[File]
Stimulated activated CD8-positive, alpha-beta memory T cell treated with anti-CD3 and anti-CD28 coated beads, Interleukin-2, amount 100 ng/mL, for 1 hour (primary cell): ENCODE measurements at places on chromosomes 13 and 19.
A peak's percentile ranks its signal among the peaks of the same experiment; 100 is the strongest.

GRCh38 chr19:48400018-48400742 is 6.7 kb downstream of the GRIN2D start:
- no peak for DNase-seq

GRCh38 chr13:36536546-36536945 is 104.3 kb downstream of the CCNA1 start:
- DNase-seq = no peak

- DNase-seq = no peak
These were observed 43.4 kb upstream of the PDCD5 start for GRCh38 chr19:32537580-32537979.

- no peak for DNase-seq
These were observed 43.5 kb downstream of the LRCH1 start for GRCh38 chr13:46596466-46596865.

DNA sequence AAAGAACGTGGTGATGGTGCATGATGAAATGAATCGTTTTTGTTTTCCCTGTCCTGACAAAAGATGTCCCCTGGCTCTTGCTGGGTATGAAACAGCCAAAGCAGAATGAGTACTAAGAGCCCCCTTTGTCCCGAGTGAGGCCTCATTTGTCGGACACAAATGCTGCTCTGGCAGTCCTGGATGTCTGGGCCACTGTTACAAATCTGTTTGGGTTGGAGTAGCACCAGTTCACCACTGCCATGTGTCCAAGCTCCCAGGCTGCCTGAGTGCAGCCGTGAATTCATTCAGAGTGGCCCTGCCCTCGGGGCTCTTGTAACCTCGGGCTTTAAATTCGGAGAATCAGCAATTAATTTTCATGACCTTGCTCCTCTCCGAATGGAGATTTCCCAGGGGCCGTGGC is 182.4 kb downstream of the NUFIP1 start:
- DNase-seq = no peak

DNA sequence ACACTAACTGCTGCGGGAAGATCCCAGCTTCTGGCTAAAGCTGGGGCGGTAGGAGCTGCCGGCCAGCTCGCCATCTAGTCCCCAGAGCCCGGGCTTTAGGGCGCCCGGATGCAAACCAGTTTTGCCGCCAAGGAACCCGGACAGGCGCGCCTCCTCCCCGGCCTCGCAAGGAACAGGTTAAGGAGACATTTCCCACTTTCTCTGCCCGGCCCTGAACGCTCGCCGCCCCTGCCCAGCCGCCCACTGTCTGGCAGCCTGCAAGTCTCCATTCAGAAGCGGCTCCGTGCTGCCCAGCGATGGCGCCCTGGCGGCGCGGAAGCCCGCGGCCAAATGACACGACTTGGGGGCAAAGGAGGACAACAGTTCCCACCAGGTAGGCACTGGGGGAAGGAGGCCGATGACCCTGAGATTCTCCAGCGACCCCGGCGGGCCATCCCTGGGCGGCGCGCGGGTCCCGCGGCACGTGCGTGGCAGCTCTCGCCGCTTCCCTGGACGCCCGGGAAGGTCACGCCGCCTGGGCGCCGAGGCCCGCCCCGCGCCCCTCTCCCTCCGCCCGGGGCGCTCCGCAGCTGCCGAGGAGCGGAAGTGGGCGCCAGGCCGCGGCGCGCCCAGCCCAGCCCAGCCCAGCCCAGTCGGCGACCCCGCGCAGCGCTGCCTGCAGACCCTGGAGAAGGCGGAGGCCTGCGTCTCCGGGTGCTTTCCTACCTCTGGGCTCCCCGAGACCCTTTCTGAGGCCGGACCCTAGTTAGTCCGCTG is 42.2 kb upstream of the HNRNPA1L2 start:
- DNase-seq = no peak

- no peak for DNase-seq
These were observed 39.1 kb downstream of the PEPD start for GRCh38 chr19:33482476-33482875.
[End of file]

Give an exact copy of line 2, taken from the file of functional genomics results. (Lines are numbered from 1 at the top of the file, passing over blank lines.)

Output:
A peak's percentile ranks its signal among the peaks of the same experiment; 100 is the strongest.